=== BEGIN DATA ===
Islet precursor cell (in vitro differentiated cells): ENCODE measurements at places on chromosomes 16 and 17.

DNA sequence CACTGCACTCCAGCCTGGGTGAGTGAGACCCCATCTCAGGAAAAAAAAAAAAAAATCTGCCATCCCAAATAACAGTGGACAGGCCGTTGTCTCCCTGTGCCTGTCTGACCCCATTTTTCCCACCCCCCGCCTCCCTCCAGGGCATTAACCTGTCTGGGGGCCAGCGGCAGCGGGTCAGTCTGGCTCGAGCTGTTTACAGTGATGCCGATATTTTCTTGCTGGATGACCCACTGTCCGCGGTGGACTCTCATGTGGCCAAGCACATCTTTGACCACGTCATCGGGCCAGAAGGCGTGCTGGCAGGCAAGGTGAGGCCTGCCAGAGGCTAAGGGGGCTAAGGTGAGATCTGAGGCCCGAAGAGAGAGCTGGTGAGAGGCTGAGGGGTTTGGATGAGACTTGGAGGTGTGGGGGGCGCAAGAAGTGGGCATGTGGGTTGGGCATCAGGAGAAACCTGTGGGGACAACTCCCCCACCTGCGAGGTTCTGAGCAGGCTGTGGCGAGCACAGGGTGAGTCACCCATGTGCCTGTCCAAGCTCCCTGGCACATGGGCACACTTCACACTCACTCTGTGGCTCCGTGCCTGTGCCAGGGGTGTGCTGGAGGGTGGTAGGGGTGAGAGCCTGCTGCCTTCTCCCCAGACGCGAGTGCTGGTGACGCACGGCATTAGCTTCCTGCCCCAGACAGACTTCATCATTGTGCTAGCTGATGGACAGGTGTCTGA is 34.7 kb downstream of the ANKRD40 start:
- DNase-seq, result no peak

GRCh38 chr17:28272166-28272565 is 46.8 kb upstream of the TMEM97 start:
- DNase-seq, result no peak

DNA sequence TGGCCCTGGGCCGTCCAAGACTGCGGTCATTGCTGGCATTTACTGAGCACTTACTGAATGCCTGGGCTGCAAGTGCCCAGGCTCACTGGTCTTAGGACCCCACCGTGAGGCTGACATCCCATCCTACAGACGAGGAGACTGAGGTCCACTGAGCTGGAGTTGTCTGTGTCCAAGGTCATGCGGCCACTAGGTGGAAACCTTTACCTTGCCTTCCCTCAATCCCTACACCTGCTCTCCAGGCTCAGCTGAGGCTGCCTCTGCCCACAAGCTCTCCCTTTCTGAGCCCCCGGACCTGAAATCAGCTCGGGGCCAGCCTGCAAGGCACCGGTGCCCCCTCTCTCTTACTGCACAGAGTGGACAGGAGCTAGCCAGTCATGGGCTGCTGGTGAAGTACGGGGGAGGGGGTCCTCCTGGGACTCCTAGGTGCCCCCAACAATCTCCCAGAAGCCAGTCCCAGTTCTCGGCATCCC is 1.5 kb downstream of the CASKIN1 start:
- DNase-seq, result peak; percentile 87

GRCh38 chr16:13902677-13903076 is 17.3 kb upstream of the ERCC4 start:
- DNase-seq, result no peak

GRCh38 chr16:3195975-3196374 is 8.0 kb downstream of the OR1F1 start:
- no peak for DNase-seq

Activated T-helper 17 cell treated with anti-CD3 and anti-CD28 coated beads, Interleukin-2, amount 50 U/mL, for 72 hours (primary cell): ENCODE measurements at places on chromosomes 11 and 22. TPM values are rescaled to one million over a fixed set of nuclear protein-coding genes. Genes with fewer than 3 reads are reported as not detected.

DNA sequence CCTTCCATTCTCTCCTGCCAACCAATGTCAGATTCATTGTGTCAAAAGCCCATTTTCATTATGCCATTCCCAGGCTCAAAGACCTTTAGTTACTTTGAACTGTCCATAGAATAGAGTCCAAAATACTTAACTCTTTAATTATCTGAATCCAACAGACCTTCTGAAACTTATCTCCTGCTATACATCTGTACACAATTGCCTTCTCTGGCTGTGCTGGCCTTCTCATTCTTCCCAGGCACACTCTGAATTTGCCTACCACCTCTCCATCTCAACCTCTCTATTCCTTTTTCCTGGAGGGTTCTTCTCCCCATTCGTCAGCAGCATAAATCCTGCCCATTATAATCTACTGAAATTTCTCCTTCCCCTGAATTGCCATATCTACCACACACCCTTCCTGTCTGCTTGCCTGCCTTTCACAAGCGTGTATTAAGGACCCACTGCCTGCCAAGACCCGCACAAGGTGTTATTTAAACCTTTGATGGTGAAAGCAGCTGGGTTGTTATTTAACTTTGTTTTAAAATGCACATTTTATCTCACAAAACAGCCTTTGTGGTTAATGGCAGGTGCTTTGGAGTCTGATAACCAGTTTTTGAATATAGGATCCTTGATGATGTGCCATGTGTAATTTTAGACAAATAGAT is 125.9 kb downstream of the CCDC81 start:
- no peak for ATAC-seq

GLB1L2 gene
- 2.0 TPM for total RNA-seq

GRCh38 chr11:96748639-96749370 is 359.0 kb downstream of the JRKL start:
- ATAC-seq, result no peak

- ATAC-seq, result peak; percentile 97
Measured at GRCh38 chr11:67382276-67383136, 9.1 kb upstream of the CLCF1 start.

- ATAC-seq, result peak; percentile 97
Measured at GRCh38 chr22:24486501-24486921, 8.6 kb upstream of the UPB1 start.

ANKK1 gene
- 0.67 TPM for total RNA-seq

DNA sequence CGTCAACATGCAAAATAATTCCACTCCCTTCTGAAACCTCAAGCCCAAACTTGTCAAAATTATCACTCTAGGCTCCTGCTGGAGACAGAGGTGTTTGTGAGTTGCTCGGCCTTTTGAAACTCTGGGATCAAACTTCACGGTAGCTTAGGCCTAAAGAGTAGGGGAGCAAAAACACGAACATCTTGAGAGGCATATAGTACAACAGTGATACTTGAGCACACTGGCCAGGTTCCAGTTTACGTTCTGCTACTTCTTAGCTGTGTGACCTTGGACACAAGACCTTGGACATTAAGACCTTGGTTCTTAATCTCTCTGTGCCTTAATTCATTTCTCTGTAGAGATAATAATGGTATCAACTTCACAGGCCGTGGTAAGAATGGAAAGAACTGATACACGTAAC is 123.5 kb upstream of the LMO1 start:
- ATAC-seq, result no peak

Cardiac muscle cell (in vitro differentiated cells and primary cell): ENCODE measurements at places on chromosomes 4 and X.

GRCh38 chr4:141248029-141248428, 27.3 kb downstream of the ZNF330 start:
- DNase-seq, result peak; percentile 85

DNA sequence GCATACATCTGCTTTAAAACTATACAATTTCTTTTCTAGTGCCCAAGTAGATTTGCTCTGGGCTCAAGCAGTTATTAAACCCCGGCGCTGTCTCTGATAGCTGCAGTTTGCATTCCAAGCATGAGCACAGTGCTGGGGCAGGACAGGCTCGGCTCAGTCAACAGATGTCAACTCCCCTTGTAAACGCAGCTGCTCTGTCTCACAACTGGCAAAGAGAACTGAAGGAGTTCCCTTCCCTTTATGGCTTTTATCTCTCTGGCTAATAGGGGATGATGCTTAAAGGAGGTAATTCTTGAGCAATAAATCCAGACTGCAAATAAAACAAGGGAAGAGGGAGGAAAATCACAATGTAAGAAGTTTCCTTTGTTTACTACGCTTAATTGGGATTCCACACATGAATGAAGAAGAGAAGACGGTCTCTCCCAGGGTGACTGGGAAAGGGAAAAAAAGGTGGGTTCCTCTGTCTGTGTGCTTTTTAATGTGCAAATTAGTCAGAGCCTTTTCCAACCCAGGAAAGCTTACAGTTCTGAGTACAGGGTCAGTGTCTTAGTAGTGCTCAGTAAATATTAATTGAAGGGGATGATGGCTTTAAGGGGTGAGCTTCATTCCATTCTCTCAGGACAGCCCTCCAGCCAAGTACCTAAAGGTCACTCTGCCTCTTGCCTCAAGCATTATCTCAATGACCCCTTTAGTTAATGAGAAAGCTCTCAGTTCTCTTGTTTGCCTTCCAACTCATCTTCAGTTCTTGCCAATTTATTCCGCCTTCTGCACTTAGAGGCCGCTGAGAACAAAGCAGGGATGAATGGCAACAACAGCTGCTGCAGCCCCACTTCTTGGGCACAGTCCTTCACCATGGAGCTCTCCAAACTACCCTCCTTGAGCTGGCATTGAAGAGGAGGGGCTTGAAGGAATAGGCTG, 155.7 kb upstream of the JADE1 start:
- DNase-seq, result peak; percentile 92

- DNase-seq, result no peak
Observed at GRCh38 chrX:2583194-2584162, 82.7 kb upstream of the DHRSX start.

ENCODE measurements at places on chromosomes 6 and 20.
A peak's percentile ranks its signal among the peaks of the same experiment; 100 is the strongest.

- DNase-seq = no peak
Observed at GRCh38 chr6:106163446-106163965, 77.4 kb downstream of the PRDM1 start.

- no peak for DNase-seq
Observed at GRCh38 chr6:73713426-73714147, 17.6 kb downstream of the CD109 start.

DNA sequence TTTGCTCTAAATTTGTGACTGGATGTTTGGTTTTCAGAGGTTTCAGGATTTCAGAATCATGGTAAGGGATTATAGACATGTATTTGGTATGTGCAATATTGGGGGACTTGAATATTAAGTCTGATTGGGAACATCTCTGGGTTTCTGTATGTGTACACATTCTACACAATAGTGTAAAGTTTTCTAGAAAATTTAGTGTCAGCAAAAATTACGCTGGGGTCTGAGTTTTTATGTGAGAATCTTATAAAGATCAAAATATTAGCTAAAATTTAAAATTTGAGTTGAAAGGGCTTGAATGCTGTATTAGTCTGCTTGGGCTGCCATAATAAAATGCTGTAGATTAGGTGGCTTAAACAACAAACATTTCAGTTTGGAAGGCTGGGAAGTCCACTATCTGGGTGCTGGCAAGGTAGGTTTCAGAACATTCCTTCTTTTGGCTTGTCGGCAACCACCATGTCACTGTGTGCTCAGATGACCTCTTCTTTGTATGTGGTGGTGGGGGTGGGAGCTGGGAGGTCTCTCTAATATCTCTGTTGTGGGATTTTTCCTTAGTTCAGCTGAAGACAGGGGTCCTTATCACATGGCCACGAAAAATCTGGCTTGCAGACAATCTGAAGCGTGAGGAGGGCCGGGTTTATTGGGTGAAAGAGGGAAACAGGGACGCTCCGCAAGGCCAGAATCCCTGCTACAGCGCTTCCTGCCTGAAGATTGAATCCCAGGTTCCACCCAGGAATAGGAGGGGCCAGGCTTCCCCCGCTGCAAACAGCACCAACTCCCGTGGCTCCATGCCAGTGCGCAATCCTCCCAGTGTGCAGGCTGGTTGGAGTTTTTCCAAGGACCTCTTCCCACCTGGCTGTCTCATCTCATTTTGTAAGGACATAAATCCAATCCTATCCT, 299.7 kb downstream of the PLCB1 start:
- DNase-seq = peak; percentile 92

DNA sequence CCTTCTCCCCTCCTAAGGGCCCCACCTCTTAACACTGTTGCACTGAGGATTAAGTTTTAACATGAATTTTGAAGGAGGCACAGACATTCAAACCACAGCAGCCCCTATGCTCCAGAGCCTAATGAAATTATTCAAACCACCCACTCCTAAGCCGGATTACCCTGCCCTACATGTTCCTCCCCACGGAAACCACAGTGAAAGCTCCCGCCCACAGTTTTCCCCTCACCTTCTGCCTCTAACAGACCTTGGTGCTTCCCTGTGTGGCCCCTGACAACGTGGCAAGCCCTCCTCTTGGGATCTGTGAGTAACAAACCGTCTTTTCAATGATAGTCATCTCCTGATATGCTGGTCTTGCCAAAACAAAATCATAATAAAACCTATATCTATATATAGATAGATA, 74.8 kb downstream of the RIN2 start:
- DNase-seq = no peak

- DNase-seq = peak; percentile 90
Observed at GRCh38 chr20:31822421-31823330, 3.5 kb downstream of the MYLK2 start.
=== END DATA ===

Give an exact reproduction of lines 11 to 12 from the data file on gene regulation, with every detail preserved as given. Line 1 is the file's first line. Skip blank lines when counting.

- no peak for DNase-seq

Activated T-helper 17 cell treated with anti-CD3 and anti-CD28 coated beads, Interleukin-2, amount 50 U/mL, for 72 hours (primary cell): ENCODE measurements at places on chromosomes 11 and 22. TPM values are rescaled to one million over a fixed set of nuclear protein-coding genes. Genes with fewer than 3 reads are reported as not detected.